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In case you were too busy checking out how Margot Robbie looked at her surprise wedding, you should know that the Bank of Japan (BOJ) has just published its monetary policy decisions for the month of December.

Not only that, but head honcho Haruhiko Kuroda followed it up with a press conference.

What did the BOJ have to say and how have they affected the yen’s price action? Here are four things you should know:

No policy changes, but no consensus either

In a 7-2 vote, the BOJ members decided to keep their monetary policies steady for another month.

The move didn’t surprise market players since the central bank just changed its policies last September.

This means that:

  • Short-term interest rates will be kept at -0.1%
  • 10-year JGB yield targets will remain at around 0.0%
  • Asset purchases will continue at a rate of 80T JPY per year
  • ETF purchases will increase at a rate of 6T JPY per year
  • J-REITs purchases will increase at a rate of 90B JPY per year
  • Outstanding amounts of commercial papers and corporate bonds will remain at 2.2T JPY and 3.2T JPY respectively

Take note that not all BOJ members said “aye” to the board’s decisions.

Takehiro Sato opposed both the interest rates and ETF purchases, saying that holding JGBs in negative territory for an extended period of time could have an “adverse impact on the functioning of financial intermediation,” while buying 6T worth of ETFs per year is “excessive.”

Meanwhile, Takahide Kiuchi wanted a 0.1% interest rate and believes that adopting a target for long-term JGB yields is “not appropriate” because it could put pressure on the BOJ to further increase its JGB purchases. He also proposed tapering of asset purchases from 80T to 45T JPY, and ETF purchases are toned down from 6T to an annual pace of 1T JPY per year.

It’s not a problem if you don’t lookup

Or look at the hard numbers. In the presser that followed, BOJ Chief Kuroda dismissed speculation that the BOJ will adjust to recent changes in the yen and JGB yields.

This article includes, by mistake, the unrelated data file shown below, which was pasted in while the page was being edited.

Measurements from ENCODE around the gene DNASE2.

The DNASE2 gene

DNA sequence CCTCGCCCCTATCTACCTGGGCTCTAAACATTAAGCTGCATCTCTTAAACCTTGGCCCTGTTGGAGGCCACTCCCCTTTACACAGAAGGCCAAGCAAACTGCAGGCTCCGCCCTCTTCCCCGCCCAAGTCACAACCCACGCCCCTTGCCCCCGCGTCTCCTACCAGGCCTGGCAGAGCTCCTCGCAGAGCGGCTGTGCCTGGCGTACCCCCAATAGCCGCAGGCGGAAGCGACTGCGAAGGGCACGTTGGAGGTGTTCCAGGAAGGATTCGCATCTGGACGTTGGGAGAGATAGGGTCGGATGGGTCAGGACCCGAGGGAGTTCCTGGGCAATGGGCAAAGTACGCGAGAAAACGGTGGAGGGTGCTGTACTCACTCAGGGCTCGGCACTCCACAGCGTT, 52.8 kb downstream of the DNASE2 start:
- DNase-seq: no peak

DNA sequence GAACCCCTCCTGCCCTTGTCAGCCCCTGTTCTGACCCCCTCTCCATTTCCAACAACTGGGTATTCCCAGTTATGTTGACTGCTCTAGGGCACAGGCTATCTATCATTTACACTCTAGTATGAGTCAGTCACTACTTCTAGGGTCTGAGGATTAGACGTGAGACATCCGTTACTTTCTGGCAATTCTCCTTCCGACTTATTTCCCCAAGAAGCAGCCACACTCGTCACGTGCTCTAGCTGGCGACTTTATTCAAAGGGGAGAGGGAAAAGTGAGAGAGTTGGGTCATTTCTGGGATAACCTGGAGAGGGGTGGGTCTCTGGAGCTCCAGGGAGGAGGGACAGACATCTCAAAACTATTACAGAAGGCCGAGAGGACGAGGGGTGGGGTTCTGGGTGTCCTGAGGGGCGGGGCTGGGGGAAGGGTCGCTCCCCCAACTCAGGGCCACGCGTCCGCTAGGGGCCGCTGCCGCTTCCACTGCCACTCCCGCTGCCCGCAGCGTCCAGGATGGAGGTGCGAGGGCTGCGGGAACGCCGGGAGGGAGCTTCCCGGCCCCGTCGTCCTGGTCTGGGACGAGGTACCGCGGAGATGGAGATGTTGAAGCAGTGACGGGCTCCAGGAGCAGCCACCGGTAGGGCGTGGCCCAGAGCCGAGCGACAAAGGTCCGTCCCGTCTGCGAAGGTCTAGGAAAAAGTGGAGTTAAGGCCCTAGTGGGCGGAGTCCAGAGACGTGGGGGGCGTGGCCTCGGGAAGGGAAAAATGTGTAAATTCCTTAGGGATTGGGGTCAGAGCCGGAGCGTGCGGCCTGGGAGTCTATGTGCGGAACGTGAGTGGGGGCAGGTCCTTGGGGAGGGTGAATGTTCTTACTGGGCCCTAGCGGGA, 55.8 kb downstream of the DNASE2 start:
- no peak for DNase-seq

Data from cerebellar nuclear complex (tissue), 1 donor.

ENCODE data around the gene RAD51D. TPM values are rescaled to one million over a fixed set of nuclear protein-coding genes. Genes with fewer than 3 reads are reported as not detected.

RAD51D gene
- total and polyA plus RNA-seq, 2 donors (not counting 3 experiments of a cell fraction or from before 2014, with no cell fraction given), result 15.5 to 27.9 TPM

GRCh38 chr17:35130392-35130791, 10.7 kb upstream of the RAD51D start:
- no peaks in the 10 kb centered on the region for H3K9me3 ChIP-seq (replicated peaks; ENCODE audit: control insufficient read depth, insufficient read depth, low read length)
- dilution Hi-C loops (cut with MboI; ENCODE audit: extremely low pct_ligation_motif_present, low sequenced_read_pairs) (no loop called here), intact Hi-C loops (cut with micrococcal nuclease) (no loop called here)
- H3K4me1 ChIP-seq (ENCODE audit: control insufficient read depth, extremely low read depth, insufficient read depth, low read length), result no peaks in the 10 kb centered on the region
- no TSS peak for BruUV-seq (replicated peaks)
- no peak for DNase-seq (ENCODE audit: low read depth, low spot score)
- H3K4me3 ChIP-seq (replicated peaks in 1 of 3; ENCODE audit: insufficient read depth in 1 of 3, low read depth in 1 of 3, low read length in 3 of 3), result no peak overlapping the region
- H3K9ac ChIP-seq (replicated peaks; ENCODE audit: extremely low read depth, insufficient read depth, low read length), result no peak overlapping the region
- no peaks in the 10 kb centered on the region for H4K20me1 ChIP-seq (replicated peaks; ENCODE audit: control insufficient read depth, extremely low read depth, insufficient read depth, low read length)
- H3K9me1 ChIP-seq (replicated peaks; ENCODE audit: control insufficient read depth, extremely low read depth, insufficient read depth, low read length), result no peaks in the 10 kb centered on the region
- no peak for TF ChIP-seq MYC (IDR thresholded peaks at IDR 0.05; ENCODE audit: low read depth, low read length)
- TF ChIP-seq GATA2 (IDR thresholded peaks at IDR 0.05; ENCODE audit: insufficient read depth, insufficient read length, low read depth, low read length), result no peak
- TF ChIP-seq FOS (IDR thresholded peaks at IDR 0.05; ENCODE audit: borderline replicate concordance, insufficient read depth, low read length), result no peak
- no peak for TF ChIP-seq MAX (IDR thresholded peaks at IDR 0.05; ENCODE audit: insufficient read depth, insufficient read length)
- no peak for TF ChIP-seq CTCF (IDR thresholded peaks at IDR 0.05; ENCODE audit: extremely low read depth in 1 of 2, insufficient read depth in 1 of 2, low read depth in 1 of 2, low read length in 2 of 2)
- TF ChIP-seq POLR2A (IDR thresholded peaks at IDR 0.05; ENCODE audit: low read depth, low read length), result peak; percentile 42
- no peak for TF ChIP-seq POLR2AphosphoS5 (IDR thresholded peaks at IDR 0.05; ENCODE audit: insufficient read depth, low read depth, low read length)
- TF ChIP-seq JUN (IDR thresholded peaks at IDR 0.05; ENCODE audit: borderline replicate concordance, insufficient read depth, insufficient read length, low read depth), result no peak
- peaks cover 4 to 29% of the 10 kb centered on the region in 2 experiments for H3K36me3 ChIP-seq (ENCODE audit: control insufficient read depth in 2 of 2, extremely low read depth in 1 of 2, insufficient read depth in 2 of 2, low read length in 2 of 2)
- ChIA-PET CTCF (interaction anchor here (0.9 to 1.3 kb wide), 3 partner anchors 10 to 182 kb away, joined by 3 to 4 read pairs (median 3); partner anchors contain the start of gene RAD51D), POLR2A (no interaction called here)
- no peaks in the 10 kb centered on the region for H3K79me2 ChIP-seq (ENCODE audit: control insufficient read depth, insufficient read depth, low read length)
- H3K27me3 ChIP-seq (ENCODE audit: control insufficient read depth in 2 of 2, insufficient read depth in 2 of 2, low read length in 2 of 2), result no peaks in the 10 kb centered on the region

Kuroda hinted that it’s too early to consider raising the BOJ’s yield targets, saying that inflation is still far from the 2.0% goal and that considering overseas long-term rates in their decisions would no doubt prompt them to raise their yield targets.

He also shrugged off the yen’s recent weaknesses, saying that a weak yen would push up import prices and eventually boost inflation and inflation expectations. Overall, Kuroda doesn’t “see current yen falls as excessive or posing any problem” especially since it’s not too far from its February levels anyway.

Positive economic outlook

The BOJ was generally pretty cool with the economy, saying that it’s on a “moderate recovery trend.” Specifically, they were happy about the uptrends in fixed business investment and sentiment, as well as the resilience of private consumption.

It’s also expecting exports to pick up in tandem with economic improvements in Japan’s major trading partners. However, low energy prices are expected to keep inflation expectations weak and around negative to zero rates in the short-term.

Japan’s Cabinet Office also shared its revisions to its economic outlook today. Real GDP is expected to grow by 1.3% in 2016 (up from 0.9%) and 1.5% in 2017 (up from 1.2%).

Nominal GDP growth is expected to rise by 1.5% in 2016 (up from 2.2%) and 2.5% in 2017 (up from 2.2%). Last but not the least, CPI is seen at 0.0% (down from 0.4%) in 2016 and 1.1% in 2017.

The yen bears attacked

Not surprisingly, the prospect of extended stimulus efforts from the BOJ further weighed on the yen and put upward pressure on the yen crosses.

15m Charts of Yen Crosses
15m Charts of Yen Crosses

USD/JPY is now trading 81 pips higher (+0.69%) than its open price while GBP/JPY is up by 69 pips (+0.48%) to 146.09 and EUR/JPY shot up by 65 pips (+0.53%) to 122.62.

For now, it seems like the BOJ members aren’t feeling enough heat from the yen’s recent weaknesses and rapid increases in long-term JGB yields.

Well, at least not enough to prompt them into making policy changes. The benefits are still outweighing the risks of tapering their stimulus.